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57 terms


the sum of all chemical reactions within a living organism
the breakdown of complex organic compounds into simpler ones
the building of complex organic molecules from simpler ones
unique type of RNA, function as catalysts, have active sites that bind to substrates, and are not used up in a chemical reaction
it has gained one or more electrons
redox reaction
oxidation-reduction - pairing of oxidation and reduction
removal of electrons from an atom or molecule, a reaction that often produces energy
biological oxidation resulting in the removal of hydrogen atoms (which is made up of one proton and one electron)
addition of (P) to a chemical compound
substrate-level phosphorylation
ATP is usually generated when a high-energy (P) is directly transferred from a phosphorylated compound (a substrate) to ADP
oxidative phosphorylation
electrons are transferred from organic compounds to one group of electron carriers (usually to NAD+ and FAD)
electron transport chain system
sequence of electron carries used in oxidative phosphorylation
occurs only in photosynthetic cells, which contain light-trapping pigments such as chlorophylls
carbohydrate catabolism
the breakdown of carbohydrate molecules to produce energy
pentose phosphate pathway
or hexose monophosphate shunt, operates simultaneously with glycolysis and provides a means for the breakdown of five-carbon sugars (pentoses) as well as glucose
Entner-Doudoroff pathway
from each molecule of glucose, it produces two molecules of NADPH and one molecule of ATP for use in cellular biosynthetic reactions
cellular respiration
or simply respiration, defined as an ATP-generating process in which molecules are oxidized and the final electron acceptor is (almost always) an inorganic molecule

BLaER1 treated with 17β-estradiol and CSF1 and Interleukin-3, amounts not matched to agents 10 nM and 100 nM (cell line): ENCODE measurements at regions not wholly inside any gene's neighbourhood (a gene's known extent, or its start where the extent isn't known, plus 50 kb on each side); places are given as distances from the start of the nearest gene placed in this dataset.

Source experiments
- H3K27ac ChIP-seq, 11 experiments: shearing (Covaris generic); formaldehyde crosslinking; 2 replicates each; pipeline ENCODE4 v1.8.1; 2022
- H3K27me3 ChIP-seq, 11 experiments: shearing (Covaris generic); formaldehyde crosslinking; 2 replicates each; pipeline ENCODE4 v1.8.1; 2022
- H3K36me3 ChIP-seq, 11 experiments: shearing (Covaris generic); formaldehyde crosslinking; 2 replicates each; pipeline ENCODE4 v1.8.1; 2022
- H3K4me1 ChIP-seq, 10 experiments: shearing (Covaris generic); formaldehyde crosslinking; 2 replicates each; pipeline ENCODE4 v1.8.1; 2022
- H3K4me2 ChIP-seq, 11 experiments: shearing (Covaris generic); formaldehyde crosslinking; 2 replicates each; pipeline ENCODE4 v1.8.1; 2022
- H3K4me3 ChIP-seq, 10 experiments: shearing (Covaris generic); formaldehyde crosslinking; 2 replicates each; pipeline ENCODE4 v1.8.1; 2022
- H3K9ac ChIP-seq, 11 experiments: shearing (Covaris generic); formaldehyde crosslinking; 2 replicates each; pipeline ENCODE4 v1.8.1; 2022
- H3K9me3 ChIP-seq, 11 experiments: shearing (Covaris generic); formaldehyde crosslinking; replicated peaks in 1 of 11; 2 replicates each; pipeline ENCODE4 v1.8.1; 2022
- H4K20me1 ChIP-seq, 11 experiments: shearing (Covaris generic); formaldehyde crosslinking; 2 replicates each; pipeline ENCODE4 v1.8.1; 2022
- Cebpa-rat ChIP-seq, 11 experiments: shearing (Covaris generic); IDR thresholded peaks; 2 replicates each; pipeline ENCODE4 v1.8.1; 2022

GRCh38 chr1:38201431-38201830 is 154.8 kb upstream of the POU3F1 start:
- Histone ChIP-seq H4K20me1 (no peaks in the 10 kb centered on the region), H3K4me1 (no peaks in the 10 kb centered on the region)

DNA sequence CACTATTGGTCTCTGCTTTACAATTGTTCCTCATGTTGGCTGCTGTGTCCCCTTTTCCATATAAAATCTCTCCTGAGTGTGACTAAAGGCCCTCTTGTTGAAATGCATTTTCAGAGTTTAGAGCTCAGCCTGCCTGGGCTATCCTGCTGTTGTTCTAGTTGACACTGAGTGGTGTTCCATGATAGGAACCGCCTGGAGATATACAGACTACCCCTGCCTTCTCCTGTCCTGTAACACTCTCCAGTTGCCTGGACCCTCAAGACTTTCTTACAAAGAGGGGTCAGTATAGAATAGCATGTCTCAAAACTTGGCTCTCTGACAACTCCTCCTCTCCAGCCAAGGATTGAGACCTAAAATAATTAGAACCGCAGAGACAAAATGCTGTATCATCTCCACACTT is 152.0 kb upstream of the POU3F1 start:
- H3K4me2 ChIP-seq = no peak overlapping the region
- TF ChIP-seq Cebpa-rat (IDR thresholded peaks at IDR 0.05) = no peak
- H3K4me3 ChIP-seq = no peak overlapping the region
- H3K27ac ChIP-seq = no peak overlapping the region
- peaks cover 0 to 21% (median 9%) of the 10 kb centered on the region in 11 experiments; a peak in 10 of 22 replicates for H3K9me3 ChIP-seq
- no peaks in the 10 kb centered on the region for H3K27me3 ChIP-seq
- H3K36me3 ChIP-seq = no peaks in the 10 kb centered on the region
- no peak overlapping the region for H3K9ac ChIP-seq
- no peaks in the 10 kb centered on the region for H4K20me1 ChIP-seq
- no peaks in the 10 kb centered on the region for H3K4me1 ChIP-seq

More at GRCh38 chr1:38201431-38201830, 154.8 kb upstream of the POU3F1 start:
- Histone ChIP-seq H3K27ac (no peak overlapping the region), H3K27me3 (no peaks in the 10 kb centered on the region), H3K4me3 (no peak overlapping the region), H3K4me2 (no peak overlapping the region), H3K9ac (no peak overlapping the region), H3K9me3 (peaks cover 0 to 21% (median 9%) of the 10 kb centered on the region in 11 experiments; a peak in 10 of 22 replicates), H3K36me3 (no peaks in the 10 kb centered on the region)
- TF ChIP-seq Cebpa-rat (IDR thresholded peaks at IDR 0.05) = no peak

aerobe respiration
uses oxygen in respiration, the final electron acceptor is O2 (oxygen)
anaerobe respiration
does not use oxygen in respiration, and may even be killed by it; the final electron acceptor is an inorganic molecule other than O2 or, rarely, an organic molecule
Krebs cycle
also called the tricarboxylic acid (TCA) cycle or citric acid cycle, is a series of biochemical reactions in which the large amount of potential chemical energy stored in acetyl CoA is released step by step
the process in a preparatory step that lose one molecule of CO2 and become a two-carbon compound (acetyl group) - attaches to coenzyme A through a high-energy bond, resulting in acetyl coenzyme A. During this reaction, pyruvic acid is also oxidized and NAD+ is reduced to NADH.
electron transport system
consists of a sequence of carrier molecules that are capable of oxidation and reduction
proteins contain flacin, a coenzyme derived from riboflavin (vitamin B2) and are capable of performing alternating oxidations and reductions
proteins with an iron-containing group (heme) capable of existing alternately as a reduced form (Fe2+)
coenzyme Q, symbolized Q, are small nonprotein carriers